Change in laws about pot farm size riles North Coast lawmakers, growers
For about seven years, Keala Peterson’s family has grown cannabis on a terraced hillside in the rugged hills north of Guerneville, first for a cancer-stricken grandfather and eventually for dispensaries.
Peterson, 28, and her mother, Kila Peterson, are partners in a new venture: getting their 5,000-square-foot cannabis patch permitted by Sonoma County and licensed by the state. It’s a gamble whether they’ll earn enough to cover steep startup costs and taxes, but they are deep into the permit application process with Sonoma County staff.
So it was a shock last month when California released a set of rules omitting long-promised provisions that the state would limit the size of licensed cannabis farms to 1 acre until 2023. North Coast cannabis industry advocates fought hard for the five-year transition period to help small-scale cultivators launch before large farms entered the cannabis marketplace.
“It was shocking,” Peterson said.
Called emergency regulations, the rules were published Nov. 16 by the California Department of Food and Agriculture. They allow a person or entity to hold an unlimited number of medium-sized cultivation licenses, which is capped at 1 acre for outdoor and 22,000 square feet for cultivation indoors or in greenhouses, essentially skirting limits on farm size.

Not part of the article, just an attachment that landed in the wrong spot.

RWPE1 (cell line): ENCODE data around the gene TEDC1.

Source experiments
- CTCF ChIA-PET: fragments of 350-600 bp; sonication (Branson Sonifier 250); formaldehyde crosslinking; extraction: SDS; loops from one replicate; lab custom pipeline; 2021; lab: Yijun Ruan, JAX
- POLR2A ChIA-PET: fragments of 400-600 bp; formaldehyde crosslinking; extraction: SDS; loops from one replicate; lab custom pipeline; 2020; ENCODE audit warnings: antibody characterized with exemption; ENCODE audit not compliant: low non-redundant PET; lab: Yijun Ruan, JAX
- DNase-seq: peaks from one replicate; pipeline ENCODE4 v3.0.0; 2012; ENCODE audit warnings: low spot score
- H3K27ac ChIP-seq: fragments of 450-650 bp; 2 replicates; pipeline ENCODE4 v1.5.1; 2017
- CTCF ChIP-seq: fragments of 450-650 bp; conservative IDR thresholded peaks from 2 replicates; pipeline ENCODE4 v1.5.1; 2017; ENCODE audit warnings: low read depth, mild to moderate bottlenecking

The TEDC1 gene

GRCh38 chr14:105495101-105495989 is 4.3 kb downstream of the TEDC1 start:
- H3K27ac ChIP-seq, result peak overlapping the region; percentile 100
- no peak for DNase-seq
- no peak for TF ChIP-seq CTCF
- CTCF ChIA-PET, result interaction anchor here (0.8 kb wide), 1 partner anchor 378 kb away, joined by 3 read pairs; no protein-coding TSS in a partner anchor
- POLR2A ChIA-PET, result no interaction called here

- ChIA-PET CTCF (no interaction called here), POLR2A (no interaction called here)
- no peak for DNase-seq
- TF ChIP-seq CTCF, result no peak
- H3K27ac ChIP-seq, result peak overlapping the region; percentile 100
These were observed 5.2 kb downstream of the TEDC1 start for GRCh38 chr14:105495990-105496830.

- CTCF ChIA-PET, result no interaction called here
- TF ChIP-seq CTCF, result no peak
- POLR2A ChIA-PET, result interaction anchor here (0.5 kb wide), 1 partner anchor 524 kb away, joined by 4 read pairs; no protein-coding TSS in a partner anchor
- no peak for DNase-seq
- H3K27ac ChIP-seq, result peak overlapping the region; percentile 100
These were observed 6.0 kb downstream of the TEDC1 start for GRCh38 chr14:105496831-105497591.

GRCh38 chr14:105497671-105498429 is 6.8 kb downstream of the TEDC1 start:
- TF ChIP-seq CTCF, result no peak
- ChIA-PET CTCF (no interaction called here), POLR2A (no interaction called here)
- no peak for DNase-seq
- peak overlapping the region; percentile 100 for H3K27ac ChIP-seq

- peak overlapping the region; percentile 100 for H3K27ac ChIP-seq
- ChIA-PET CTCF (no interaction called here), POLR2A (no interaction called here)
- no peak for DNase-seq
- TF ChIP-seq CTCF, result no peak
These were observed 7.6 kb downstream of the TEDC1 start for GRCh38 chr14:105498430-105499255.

The state’s move has put two North Coast lawmakers, State Sen. Mike McGuire, D-Healdsburg, and Assemblyman Jim Wood, D-Healdsburg, on a warpath to advocate for the type of small-scale outdoor marijuana farms in the cannabis-rich Emerald Triangle region and its cannabis commerce hub in Sonoma County, and protect local governments’ ability to coax farmers out of the black market to become tax-paying cultivators.
“This is a broken promise,” McGuire said in an interview.
He and Wood fired off a joint letter of complaint Dec. 4 to the state Department of Food and Agriculture’s CalCannabis Cultivation Licensing division director Richard Parrott, stating they are “deeply concerned that a lack of a cap on small cannabis cultivation permits is undermining the desires of California voters through Proposition 64.
“This last minute-revision rolls out the red carpet for large corporations to crush the livelihood of small family farmers who should be given a fair chance to succeed in a regulated market,” the letter states.
Department of Food and Agriculture spokesman Steve Lyle said the agency is evaluating the letter “for a possible response.”
Each county and city has the ability to shape local rules limiting farm size or banning cultivation altogether. Sonoma County allows cannabis farmers to cultivate a maximum of 1 acre. In Humboldt County, the first farm to be approved was cultivating a 7-acre area.